Winbacks are an important automation for Occasional Orders, and customers often need to be reminded of your brand and product in order to realize that they need or want to purchase from you again. And compared to overall averages, Winbacks perform especially well for this product type. To optimize Winback performance, try testing different offers (e.g., free gift versus discount) and time windows (e.g., no purchase after 30 days versus no purchase after 60 days). You could also try segmenting based on number of past purchases or total amount spent. For example, a customer who has purchased more than five times may only need a new product announcement to come back and buy again—whereas someone who has only purchased once may need some type of offer in order to convert.
Single-purchase inexpensive goods
AOV under $100
Repurchased less than 25% of the time
Examples: Baby items or wedding gifts as well as products that are part of small catalogs of niche items
Keyword Opt-in messages yield the best results for Single-Stop Gifts in comparison to overall averages, which makes sense considering that many shoppers land on your site for the first time in search of a gift for someone else. So, test your offers and acquisition sources (social media, website popup, etc.), but don’t forget to engage buyers after they’ve converted. Post-Purchase and Winback messages show strong performance for this product type, so be sure to follow up with upsell and cross-sell offers or sale announcements during heavy gifting periods (e.g., Valentine’s Day and Mother’s Day).
Single-purchase luxury goods
AOV more than $100
Repurchased less than 25% of the time
Examples: Big-ticket athletic purchases such as skis and other large purchases like furniture, jewelry, and art
Keyword Opt-in and Welcome Series messages perform well in this category and are logical places to focus for brands catering mostly to one-time buyers. That being said, there is clear value in continuing to engage those buyers after they’ve purchased. In fact, Post-Purchase message performance for this product category is stronger than overall averages—suggesting that past buyers do purchase again eventually (or continue to purchase supplementary products and accessories). Fostering loyalty and keeping your brand top-of-mind for high-end product purchasers can also lead to word-of-mouth referrals and boost your review and UGC collection efforts. So, don’t sleep on the opportunity to stay in touch with subscribers!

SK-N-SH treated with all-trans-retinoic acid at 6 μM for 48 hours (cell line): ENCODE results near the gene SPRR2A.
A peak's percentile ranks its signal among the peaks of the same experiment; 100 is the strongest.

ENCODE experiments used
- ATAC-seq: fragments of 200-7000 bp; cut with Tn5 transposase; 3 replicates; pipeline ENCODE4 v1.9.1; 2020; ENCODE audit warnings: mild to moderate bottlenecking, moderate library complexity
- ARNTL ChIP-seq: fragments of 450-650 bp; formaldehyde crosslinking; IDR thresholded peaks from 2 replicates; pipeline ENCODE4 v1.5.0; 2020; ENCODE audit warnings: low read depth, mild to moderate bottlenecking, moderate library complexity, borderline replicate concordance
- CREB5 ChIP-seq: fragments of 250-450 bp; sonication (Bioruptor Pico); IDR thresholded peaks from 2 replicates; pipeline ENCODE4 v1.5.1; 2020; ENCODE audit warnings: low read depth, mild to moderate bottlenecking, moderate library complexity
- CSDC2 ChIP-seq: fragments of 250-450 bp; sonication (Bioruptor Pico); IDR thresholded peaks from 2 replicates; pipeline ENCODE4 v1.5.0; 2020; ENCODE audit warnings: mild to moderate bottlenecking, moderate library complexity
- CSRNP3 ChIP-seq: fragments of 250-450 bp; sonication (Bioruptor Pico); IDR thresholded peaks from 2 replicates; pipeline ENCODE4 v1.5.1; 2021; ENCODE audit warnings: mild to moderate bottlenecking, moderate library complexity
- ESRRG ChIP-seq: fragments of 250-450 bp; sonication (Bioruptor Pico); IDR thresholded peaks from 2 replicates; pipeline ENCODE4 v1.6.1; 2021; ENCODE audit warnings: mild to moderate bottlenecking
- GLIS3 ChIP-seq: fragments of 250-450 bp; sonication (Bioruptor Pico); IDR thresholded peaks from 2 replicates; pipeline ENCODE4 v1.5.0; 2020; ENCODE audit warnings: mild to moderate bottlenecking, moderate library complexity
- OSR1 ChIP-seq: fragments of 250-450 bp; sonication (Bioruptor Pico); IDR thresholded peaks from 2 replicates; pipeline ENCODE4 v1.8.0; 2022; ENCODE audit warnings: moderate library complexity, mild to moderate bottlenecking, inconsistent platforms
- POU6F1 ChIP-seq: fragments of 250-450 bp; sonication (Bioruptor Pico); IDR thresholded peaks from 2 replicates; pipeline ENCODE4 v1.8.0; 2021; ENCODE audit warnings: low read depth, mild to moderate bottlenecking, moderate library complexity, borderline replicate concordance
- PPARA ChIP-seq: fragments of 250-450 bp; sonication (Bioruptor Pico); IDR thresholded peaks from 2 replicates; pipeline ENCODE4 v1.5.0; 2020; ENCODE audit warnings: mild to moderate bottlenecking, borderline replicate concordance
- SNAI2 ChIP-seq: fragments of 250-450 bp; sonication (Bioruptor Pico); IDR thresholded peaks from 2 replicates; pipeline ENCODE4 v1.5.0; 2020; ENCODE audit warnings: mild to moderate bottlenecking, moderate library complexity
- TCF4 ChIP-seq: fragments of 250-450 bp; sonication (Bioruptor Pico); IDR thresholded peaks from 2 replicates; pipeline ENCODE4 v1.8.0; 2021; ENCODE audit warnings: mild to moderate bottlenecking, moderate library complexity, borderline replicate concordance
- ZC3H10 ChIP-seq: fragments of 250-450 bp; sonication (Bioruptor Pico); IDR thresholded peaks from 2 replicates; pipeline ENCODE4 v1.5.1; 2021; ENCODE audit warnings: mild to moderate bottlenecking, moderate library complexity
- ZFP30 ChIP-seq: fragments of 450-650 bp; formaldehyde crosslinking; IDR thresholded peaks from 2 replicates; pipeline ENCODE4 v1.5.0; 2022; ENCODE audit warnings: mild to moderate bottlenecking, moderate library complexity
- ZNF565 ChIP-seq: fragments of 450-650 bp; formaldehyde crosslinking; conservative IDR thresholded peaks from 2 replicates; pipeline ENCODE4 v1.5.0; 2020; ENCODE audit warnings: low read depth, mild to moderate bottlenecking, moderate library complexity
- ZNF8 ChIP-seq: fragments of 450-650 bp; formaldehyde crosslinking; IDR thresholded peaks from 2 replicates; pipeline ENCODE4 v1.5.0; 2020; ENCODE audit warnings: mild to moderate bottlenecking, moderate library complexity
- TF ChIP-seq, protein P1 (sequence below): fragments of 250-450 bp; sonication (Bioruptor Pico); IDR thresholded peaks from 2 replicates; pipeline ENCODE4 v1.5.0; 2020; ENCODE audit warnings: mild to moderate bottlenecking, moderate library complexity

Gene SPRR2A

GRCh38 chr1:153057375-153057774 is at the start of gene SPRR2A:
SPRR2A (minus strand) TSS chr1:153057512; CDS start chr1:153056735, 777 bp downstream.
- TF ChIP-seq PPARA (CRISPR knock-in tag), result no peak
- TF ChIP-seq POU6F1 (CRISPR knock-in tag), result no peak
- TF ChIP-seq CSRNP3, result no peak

Luxury goods purchased periodically
AOV more than $100
Repurchased more than 25% of the time
Examples: Upscale clothing and footwear, big-ticket beauty items like hair extensions, certain home goods and athletic gear
Recurring Splurges show strong message performance across the board, indicating that SMS is a very lucrative channel for this product category. Post-Purchase and Winback messages appear to yield particularly excellent results, so it’s important for brands in this product category to focus equally on converting prospects into buyers and converting buyers into repeat customers. That means testing things like loyalty offers and Post-Purchase message timing as well as strategically segmenting based on past purchase behavior (e.g., type and number of products purchased or total dollar amount spent).
Here are overall benchmarks for messages sent during the 2022 Black Friday/Cyber Monday period, which we’ve defined as November 22, 2022, through November 29, 2022. Shops included in this analysis met all of the criteria for overall inclusion and were installed for at least 3 months prior to Black Friday (November 25, 2022).
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Here are the Earnings per Message benchmarks by percentile in United States Dollars (USD) as well as the native currency for each eligible country. Please note that countries of origin were assigned based on country codes. Asterisks (*) indicate low data volume, resulting in skewed analysis.
International EPM Benchmarks in USD
International EPM Benchmarks in Native Currency
Conversion rate calculated on 2/6/2023
Strategies for Improving Your Scores
Not quite performing at the level you’d like? Here are some levers you can pull to improve your score for each metric and message type.
How to Improve Message Performance
Create a sense of urgency by communicating hard limits on the offer (e.g., “Available to the first 50 shoppers,” or “Deal ends at midnight”).
Inject FOMO by emphasizing the rarity of the offer or the scarcity of the product (e.g., “Don’t miss out on our biggest sale of the year,” or “Get our most-loved formula before supplies run out”).
Stoke subscribers' curiosity about something they haven’t seen (e.g., “Shop all 5 new colors now,” or “Check out our brand-new drop”).
Personalize your messaging and/or offer based on past engagement or purchase behavior (e.g., “See the perfect red striped hat to match your red striped scarf,” or “Get the flavor that’ll pair perfectly with your Chocolate Cherry”).
Test non-sales focused CTAs (e.g., “Jam out to our hot new summer playlist now,” or “Take your smoothie game to the next level with this delicious recipe”).
Use specific product links based on subscriber data and/or purchase history (size, color, flavor, etc.).
Use discount links so the deal is automatically applied.
Send follow-up messages to those who don’t convert on the first message (especially during busy times like BFCM or holidays).
Test teasing a “mystery offer” applied at checkout.
Set expectations around message content and frequency in your Welcome Series.
Send new subscribers your contact card and encourage them to save you as a contact.
Use response branching to ask subscribers about their message preferences, and create tags for future segmentation.